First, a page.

- To assist locations in returning to normal operations (post pandemic) discard perishable products near the end of useful life.
- Reorganize inventory and condense products into fewer refrigeration units.
- Empty refrigerators should be turned off, as empty refrigeration space places more stress on the cooling system that could lead to unnecessary wear and tear. This also conserves energy and allows for deep cleaning to take place as well as preventative maintenance to ensure optimal functionality once placed back into service.
- Adopt Digital Food Safety Management systems (DFSMS) based on HACCP guidelines that enable real time refrigeration temperature monitoring and alert based operational compliance reporting. These systems have the ability to consolidate multiple important critical food safety reporting activities by providing visibility and awareness across an entire organization
- Implement the use of infrared handheld thermometers as a pre-screening tool to measure temperatures of individual employees at the start/end of their shift. Screening methods and results should be based on CDC guidance and confirmed by a medical professional.
- Investigate the use of advanced thermal imaging instruments to assess elevated body temperatures and in consultation with local health professionals and legal advisors, make decisions to protect employee health.
- Leverage technology to maintain internal communication (teleconference, video conference and webinar).
- Keep handwashing and hand sanitizing and employee health top of mind for employees and family members via job aids and training
- Encourage customers to use order ahead options and delivery services.
- Promote the use of cashless payment at operating locations.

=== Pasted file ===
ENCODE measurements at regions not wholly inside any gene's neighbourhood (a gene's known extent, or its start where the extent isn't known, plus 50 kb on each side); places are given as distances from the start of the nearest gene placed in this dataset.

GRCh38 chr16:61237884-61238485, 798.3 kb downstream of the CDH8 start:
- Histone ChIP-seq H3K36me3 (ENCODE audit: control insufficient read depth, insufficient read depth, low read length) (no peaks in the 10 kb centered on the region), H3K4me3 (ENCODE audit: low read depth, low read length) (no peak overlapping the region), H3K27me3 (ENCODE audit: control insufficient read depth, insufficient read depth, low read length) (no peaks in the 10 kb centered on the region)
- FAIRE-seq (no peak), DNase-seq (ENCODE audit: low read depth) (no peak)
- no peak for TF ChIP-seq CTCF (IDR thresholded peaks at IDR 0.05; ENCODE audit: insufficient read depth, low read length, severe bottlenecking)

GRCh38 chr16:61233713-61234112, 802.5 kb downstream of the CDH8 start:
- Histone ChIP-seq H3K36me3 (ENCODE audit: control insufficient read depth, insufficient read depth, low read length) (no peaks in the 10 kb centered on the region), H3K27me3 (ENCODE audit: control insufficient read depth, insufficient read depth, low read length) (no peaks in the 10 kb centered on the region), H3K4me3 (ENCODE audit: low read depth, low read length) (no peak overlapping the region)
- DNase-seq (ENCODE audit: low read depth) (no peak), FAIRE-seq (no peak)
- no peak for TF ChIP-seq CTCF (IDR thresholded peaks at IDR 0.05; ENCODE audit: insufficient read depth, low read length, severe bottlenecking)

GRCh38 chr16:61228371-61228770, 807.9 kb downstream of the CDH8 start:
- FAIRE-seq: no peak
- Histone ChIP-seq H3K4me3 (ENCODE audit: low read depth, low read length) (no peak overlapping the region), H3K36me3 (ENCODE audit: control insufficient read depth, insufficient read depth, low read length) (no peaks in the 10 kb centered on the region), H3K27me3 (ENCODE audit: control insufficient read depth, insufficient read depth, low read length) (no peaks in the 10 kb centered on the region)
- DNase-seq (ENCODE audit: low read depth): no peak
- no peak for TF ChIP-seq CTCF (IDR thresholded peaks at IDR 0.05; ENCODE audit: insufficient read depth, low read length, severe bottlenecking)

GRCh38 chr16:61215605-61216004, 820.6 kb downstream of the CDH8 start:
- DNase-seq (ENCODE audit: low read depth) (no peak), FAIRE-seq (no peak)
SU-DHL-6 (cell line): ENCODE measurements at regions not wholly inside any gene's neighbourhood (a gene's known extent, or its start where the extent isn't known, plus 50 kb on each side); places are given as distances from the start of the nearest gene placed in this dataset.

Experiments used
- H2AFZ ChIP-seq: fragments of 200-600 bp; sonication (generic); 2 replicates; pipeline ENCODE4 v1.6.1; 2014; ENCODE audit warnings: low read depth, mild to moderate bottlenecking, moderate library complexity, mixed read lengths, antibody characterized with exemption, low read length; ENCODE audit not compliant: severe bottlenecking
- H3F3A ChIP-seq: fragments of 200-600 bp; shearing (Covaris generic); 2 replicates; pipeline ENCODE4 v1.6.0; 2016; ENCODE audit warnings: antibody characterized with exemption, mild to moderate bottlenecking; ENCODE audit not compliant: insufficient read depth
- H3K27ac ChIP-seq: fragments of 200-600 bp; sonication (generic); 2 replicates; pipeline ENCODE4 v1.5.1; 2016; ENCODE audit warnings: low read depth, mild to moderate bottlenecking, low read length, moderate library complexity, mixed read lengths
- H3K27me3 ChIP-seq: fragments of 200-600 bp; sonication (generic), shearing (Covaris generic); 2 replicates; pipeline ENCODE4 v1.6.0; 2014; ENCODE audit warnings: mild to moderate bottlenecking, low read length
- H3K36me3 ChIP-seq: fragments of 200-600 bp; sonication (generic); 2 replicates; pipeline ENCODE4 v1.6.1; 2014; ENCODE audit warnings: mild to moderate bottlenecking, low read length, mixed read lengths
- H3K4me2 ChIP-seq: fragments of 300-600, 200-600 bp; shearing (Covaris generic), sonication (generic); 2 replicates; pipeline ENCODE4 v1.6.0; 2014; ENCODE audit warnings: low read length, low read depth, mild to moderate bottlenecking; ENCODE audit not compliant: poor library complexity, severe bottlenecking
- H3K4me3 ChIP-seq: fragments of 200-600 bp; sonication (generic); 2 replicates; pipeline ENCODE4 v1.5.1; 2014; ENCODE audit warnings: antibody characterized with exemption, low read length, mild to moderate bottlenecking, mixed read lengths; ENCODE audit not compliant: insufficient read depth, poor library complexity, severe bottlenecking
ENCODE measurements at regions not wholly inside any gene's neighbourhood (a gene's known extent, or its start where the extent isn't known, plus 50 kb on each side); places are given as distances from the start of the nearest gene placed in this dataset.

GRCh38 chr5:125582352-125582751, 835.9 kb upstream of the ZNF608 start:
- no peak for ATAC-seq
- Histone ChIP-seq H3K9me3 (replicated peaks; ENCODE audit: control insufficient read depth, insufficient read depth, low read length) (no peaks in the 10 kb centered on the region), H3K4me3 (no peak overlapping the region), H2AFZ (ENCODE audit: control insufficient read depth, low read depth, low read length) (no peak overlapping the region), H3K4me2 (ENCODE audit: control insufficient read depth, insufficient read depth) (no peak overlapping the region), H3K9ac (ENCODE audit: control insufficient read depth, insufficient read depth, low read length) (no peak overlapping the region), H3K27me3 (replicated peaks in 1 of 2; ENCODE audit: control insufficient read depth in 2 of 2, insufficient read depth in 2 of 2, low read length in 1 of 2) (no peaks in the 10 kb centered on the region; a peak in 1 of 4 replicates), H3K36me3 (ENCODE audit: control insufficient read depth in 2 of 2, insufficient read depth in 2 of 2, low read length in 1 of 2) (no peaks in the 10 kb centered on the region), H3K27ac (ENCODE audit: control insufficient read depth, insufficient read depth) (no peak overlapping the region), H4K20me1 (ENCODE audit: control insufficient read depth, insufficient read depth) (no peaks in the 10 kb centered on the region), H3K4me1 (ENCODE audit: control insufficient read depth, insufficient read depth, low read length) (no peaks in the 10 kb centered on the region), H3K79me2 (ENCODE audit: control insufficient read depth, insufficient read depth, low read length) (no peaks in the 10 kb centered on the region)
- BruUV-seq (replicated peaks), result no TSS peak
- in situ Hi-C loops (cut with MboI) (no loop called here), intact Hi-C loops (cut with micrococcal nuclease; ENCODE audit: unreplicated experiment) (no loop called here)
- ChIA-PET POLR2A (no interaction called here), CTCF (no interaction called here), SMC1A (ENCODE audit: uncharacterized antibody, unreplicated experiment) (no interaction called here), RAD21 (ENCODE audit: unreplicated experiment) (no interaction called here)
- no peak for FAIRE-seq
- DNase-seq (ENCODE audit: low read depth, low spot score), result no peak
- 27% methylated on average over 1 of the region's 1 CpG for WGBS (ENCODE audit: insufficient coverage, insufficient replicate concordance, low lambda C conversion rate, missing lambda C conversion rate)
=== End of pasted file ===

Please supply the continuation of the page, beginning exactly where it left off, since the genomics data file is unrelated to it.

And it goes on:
- Incorporate the use of a daily set of health assessment questions as part of temperature monitoring (are you sick, have you been around anyone sick, do you live with anyone that is sick) based on the CDC guidance for employee wellness.
- Decide when to close dining rooms, restrooms and seating areas and reassessment plans for reopening.
- Protect cashiers by providing physical barriers between them and customers
- Clean and disinfect credit card pin pads and touch screens between each customer at indoor self-checkout locations.
- Clean and disinfect outdoor touch screens/credit card pin pads at routine intervals.
- Eliminate self-serve items, buffets, and areas that encourage high touch surfaces and when possible package foods that are sold individually.
- Designate continuous cleaning and disinfection of high touch surfaces in the entire facility (door knobs/handles, handrails, phones, light switches, hand sinks, paper towel dispensers, restrooms, credit card pin pads and touch screens, etc.) to one or more employees
- Have liquid hand sanitizer stations as well as sanitizer wipe stations in operating locations so employees can sanitize hands when hand washing is not feasible
- Designate employees to monitor customers entrances to ensure that all consumers are prompted to use sanitizer prior to entering.
- Set up que line placements (e.g., X every 6 feet) and signage to ensure customers are able to stand 6 feet apart IF a line is likely for pick-up service.
- Place signage encouraging anyone who feels ill to not enter and provide alternatives as to how to help them with food essentials (delivery, curbside pickup).
- Consider transition from traditional paper and laminated menus to a digital format, when re-opening. Further consider systems that allow the customer to use their own device to access menus.
- Review your operations production and operating hours, should they be shorter or different from normal operating hours.
- Reduce or rethink your menu to take advantage of alternate labor models or product availability.
- Consider simplifying your menu items to less complex products, this would support a more sustainable labor pool that may have less formal culinary training as well as reducing the amount inventory which should help control food waste during such an unpredictable event.
- Divide employees into small function-based teams and stagger production times or production areas to promote adequate social distancing.
We have all had people ask us where to get information and stay up to speed with the newest and emerging information about COVID-19. Here are links to the most accurate resources that we are using daily to answer our food safety questions.
Credit to : http://www.foodsafetynews.com